I will do my best.
Temporary Ration Cards
asked the Minister of Food whether he is aware that members of the R.A.F. on leave, and on duty away from their parent unit, are supplied with emergency ration cards which entitle them to eggs, inter alia; that in many towns they are refused these eggs because they are not regular customers; and what steps he is taking to remedy this grievance.
Retailers of eggs are provided with eggs to meet temporary ration cards. If my hon. and gallant Friend will give me particulars of any cases where these arrangements have not worked satisfactorily I shall be glad to have them examined.
Will the right hon. Gentleman look into my own case?
asked the Minister of Food whether, in seaside towns where there is likely to be in the summer months a large number of holiday makers using emergency ration cards, provision will be made to make sure that Service men and women on sick leave or leave from the front or doing duty, yet only entitled to an emergency ration card, will receive priority.
No, Sir. It is not practicable or necessary to make such provision. I would refer my hon. and gallant Friend to the reply given to the hon. Member for Bournemouth (Sir L. Lyle) on 14th March.
asked the Minister of Food, whether, in view of the increase in stocks of poultry and turkeys held by the Canadian Government and the shortage of meat supplies here, he will make the necessary shipping arrangements and secure these stocks for English consumption.
So far as I am aware no stocks of poultry and turkeys are held by the Canadian Government. While my right hon. and gallant Friend is anxious to secure all available food to which this country is entitled, in present conditions imports from Canada are determined by priorities of need, and there are other foodstuffs which must rank before poultry and turkeys.
Is the right hon. Gentleman not aware that the Canadian Government have double the stocks—14,000,000 lbs. of poultry and 566,000 turkeys—100 per cent. more than last year?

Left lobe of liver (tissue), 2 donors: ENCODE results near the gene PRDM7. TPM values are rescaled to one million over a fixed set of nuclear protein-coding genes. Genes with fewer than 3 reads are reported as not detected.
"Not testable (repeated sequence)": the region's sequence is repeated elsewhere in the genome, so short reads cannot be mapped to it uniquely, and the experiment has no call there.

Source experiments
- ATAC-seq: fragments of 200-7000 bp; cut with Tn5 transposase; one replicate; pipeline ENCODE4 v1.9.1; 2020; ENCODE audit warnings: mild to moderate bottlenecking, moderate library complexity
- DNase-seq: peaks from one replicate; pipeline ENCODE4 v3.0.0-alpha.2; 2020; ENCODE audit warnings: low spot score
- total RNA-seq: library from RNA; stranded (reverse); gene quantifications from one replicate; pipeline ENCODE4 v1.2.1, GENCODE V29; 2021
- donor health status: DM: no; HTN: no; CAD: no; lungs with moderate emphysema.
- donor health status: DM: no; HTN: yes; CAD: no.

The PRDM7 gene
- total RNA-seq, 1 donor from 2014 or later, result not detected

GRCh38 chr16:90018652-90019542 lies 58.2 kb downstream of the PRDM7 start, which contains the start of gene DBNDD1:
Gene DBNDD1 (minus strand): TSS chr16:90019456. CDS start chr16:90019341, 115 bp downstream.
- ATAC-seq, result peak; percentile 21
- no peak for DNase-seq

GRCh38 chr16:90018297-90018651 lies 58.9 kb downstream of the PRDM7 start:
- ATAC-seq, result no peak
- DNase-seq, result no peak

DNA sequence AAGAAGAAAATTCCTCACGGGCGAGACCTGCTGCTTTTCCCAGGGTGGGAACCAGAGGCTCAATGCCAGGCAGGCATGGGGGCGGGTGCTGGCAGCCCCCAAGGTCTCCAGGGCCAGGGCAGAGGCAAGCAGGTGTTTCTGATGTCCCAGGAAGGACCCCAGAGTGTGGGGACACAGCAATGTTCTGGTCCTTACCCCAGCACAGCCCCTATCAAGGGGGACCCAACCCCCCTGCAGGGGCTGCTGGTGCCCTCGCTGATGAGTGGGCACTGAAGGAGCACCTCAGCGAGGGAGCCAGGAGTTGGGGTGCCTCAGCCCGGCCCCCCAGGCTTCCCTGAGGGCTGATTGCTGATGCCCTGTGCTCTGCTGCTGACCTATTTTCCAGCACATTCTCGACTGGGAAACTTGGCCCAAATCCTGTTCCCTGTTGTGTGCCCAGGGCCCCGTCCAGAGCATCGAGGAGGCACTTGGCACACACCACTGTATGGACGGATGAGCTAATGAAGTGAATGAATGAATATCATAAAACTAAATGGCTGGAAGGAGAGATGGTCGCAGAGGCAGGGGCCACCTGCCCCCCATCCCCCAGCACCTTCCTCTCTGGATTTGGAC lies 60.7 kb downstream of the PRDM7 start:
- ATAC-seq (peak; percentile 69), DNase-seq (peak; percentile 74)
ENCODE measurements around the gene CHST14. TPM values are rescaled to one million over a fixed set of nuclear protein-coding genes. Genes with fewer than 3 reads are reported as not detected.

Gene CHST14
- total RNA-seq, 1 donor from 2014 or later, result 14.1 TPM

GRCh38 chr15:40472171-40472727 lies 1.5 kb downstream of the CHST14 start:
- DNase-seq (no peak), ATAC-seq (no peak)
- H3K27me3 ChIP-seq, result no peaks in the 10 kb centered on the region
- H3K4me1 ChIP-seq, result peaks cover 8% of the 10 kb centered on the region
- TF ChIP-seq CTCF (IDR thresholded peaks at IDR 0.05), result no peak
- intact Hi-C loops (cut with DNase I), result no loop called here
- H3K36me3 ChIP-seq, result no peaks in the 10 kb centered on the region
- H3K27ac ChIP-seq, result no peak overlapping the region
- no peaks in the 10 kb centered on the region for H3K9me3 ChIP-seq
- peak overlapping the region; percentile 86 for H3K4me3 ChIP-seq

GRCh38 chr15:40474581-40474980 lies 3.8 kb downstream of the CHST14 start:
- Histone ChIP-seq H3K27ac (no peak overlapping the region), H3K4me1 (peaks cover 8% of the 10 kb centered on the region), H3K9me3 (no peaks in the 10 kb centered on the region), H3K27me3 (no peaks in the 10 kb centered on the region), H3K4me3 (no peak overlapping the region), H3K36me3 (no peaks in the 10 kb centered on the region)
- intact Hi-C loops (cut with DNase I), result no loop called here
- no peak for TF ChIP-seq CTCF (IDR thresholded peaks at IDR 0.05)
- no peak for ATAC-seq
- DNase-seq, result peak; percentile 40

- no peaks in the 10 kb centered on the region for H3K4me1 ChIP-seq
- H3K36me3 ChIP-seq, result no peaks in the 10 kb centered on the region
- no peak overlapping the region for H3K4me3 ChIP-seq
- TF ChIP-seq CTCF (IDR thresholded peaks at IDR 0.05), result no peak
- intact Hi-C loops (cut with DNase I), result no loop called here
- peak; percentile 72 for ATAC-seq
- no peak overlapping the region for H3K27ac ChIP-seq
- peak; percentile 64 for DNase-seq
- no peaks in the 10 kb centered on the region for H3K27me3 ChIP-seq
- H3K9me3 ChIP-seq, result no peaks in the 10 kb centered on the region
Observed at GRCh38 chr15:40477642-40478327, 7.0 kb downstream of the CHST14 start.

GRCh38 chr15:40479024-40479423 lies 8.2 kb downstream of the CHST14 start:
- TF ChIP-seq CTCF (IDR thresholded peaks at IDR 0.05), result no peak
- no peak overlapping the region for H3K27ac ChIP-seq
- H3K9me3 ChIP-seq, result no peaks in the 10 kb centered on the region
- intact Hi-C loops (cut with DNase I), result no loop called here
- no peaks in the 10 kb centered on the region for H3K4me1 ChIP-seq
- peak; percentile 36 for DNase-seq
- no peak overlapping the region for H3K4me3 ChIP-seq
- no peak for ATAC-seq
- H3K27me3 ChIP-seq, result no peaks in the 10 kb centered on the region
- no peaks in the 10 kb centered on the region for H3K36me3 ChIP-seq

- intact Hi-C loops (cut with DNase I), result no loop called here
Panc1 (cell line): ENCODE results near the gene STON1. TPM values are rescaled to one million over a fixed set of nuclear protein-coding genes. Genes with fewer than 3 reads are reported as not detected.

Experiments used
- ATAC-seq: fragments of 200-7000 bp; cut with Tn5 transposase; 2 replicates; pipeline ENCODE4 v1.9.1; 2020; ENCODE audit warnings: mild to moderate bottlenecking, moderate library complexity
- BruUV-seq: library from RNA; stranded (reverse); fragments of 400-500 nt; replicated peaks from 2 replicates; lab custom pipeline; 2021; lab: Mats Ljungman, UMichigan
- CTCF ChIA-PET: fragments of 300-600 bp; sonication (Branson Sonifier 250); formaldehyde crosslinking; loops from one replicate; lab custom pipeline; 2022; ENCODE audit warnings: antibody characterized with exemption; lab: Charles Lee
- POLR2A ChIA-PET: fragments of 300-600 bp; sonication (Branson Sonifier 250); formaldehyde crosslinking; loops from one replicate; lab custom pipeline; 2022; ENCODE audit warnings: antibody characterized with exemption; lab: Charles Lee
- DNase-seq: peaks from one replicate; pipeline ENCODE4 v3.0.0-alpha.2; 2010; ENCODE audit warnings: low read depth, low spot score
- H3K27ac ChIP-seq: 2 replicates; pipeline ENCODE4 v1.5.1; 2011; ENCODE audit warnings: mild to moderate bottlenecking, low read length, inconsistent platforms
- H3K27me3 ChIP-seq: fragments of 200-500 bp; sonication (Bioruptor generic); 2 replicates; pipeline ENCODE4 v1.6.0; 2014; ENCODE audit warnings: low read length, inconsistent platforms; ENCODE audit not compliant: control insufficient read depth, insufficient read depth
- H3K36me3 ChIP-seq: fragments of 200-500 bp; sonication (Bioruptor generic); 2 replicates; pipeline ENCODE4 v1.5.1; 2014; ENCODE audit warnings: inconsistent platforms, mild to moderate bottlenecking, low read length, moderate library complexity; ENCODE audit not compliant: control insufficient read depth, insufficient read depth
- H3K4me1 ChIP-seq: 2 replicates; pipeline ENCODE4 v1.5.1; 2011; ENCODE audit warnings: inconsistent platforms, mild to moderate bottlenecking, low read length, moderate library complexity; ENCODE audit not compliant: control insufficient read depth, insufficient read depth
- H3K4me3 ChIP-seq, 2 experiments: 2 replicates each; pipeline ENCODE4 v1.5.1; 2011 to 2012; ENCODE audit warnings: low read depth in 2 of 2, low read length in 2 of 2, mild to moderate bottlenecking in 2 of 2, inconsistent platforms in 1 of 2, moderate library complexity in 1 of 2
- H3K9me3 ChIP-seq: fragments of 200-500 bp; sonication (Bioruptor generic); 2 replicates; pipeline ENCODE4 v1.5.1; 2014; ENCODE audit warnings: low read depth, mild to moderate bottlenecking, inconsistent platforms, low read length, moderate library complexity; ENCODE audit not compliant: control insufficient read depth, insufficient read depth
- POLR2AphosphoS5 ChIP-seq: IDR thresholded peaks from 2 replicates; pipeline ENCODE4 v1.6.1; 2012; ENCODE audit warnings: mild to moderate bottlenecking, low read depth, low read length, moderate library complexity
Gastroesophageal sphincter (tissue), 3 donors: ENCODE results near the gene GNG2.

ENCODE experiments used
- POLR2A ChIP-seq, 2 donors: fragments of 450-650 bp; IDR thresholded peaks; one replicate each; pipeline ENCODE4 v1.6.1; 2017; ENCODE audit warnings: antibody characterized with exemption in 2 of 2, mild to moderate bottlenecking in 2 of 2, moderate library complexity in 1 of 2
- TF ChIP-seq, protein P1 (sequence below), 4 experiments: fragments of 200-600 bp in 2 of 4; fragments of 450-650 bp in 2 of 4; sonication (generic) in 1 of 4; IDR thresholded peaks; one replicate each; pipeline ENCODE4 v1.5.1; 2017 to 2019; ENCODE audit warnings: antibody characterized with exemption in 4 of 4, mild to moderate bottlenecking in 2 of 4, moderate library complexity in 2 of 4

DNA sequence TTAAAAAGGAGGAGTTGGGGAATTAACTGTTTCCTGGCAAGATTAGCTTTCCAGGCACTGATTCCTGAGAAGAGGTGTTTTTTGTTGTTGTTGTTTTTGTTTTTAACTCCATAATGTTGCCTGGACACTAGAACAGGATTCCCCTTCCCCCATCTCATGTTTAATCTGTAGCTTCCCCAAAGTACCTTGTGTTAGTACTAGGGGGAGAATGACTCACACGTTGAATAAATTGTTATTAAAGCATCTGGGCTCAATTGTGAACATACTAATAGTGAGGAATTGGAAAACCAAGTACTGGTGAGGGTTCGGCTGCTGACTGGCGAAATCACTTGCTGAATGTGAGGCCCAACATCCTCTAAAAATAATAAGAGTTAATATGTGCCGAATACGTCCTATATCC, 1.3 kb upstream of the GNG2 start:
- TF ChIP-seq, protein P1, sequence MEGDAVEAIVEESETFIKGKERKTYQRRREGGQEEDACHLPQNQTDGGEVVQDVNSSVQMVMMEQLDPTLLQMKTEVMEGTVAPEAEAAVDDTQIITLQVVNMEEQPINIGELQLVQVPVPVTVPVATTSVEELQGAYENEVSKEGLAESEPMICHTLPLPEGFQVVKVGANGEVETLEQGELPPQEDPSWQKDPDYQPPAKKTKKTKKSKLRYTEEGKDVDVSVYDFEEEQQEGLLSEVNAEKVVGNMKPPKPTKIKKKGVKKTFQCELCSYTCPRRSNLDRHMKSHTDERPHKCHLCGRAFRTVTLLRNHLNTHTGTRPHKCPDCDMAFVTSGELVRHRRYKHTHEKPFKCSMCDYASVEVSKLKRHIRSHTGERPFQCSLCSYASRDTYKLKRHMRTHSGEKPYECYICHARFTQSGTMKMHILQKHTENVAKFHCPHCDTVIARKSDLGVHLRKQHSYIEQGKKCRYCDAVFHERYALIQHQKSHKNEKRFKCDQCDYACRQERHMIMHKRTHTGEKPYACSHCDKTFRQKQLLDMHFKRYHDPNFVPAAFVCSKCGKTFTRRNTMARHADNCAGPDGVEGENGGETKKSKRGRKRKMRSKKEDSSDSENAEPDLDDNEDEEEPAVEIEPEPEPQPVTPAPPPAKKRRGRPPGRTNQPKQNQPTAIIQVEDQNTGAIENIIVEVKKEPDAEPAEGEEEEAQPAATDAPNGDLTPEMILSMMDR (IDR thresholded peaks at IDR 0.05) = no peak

Confectionery Retail Licence, Erith
asked the Minister of Food if his attention has been drawn to the objection by the borough of Erith Chamber of Commerce to the granting of a licence for selling confectionery to Mr. Younger, at 113, High Street, Erith; if he is aware that his divisional food officer stated that as, Mr. Younger is connected with a multiple firm, he is under the Ministry's present arrangements, in a favoured position as compared with single owner businesses; and if he will reconsider his policy in this respect.
Yes, Sir, the attention of my right hon. and gallant Friend has been drawn to the matters set out in my hon. Friend's Question. The statement by the Licensing Officer of the London Food Division was incorrect and should not have been made. The object of the policy of my right hon. and gallant Friend is at all times to give equal treatment to all classes of traders and to avoid favoured treatment for any.
Parcels For France
asked the Minister of Food whether he can now give permission for parcels of food and small medical necessaries to be sent periodically, at the cost of the sender, to persons in France for whom satisfactory evidence is provided that such provision is temporarily needed to ensure their survival or restitution to health; and, if so, through what agency and under what conditions will this be allowed.